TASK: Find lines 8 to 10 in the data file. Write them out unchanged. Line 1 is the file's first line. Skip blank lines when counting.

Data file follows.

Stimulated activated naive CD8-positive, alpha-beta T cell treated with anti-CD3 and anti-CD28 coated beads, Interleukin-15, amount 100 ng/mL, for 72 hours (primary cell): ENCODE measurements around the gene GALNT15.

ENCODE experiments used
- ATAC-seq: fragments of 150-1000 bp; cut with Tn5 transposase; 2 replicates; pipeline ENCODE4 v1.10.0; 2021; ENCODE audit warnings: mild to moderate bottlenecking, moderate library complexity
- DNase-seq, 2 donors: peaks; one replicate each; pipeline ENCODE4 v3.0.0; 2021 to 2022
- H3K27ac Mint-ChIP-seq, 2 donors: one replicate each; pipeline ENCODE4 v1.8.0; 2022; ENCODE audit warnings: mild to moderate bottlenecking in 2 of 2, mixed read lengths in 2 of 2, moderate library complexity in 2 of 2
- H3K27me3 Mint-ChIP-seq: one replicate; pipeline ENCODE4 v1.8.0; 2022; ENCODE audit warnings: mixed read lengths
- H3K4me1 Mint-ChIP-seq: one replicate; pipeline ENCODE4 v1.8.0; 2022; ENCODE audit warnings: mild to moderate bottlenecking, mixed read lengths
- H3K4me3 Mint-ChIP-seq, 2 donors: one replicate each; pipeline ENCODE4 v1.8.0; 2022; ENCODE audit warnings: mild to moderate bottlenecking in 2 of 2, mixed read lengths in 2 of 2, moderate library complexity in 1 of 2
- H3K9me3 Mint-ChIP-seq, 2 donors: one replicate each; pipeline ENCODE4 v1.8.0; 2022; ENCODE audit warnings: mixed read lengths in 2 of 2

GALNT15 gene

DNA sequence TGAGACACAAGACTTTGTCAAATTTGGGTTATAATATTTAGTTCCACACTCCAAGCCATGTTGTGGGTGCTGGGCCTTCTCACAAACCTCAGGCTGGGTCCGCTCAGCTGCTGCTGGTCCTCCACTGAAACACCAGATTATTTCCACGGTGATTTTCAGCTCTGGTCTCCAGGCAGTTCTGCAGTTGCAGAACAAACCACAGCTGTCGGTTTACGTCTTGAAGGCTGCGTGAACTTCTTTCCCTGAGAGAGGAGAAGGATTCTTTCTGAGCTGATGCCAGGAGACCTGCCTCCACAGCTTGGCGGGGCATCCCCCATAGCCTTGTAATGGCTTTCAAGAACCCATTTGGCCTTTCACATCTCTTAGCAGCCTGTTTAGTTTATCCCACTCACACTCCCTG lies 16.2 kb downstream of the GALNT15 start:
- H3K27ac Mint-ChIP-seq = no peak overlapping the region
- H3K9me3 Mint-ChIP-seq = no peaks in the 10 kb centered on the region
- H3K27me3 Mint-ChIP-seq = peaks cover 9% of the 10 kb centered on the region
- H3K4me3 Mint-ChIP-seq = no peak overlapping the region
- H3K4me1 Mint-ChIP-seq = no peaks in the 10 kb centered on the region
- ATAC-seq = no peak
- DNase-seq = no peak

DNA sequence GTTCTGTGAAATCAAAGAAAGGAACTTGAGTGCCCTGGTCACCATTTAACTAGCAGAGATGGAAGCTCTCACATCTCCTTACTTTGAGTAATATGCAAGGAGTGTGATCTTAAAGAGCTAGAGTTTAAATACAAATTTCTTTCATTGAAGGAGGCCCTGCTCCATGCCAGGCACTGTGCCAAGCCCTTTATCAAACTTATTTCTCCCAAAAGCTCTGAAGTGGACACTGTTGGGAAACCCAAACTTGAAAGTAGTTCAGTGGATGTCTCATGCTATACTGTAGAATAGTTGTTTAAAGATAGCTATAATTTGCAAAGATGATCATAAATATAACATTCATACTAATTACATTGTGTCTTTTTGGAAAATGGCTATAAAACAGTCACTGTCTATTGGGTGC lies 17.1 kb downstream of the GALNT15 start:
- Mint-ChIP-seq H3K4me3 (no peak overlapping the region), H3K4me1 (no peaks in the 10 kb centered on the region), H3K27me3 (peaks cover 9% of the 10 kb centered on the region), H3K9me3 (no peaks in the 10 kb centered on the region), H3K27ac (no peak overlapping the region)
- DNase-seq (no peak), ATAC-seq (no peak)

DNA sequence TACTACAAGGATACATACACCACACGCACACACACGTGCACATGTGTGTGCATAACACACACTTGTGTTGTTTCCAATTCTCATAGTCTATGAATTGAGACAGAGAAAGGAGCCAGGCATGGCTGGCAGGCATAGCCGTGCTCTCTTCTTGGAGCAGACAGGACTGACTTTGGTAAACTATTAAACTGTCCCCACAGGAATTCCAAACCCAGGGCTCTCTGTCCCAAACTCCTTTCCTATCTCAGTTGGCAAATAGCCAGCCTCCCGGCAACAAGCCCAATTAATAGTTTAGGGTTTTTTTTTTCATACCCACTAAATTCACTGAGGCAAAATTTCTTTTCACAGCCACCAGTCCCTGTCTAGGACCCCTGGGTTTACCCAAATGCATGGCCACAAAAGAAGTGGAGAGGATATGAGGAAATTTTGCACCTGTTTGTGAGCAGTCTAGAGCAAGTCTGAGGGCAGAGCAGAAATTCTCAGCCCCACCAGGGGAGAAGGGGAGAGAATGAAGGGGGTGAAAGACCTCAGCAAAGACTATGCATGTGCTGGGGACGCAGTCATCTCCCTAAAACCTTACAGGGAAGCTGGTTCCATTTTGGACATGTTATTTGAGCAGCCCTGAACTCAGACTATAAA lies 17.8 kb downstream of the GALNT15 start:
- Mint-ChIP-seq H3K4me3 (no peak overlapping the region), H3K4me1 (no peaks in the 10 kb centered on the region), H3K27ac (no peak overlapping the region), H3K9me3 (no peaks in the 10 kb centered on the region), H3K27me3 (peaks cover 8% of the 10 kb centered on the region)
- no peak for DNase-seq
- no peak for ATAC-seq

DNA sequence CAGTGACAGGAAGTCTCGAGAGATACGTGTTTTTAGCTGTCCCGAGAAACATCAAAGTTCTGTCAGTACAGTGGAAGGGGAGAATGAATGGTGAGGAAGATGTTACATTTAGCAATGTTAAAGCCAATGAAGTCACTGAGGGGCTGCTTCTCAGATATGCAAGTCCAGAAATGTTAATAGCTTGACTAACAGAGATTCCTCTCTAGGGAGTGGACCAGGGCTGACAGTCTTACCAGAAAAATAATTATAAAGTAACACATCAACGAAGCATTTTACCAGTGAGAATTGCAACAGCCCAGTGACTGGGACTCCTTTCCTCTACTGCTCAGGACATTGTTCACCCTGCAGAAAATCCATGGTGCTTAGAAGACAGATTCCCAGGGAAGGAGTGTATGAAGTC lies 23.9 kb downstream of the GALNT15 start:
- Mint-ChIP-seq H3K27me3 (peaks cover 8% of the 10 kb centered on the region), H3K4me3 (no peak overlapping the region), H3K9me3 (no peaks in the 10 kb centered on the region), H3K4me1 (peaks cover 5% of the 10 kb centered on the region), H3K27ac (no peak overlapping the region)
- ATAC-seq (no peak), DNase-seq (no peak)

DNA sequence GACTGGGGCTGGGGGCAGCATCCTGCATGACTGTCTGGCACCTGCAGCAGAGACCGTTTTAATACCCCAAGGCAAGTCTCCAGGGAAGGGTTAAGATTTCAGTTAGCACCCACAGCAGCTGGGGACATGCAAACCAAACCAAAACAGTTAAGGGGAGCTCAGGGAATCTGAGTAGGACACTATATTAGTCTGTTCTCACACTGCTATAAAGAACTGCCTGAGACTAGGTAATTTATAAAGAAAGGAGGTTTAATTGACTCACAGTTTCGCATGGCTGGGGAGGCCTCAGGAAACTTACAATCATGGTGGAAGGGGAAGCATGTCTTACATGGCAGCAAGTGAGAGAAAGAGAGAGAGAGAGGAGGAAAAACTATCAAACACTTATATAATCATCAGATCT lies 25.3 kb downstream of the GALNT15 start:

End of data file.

- H3K4me3 Mint-ChIP-seq, 2 donors: one replicate each; pipeline ENCODE4 v1.8.0; 2022; ENCODE audit warnings: mild to moderate bottlenecking in 2 of 2, mixed read lengths in 2 of 2, moderate library complexity in 1 of 2
- H3K9me3 Mint-ChIP-seq, 2 donors: one replicate each; pipeline ENCODE4 v1.8.0; 2022; ENCODE audit warnings: mixed read lengths in 2 of 2

GALNT15 gene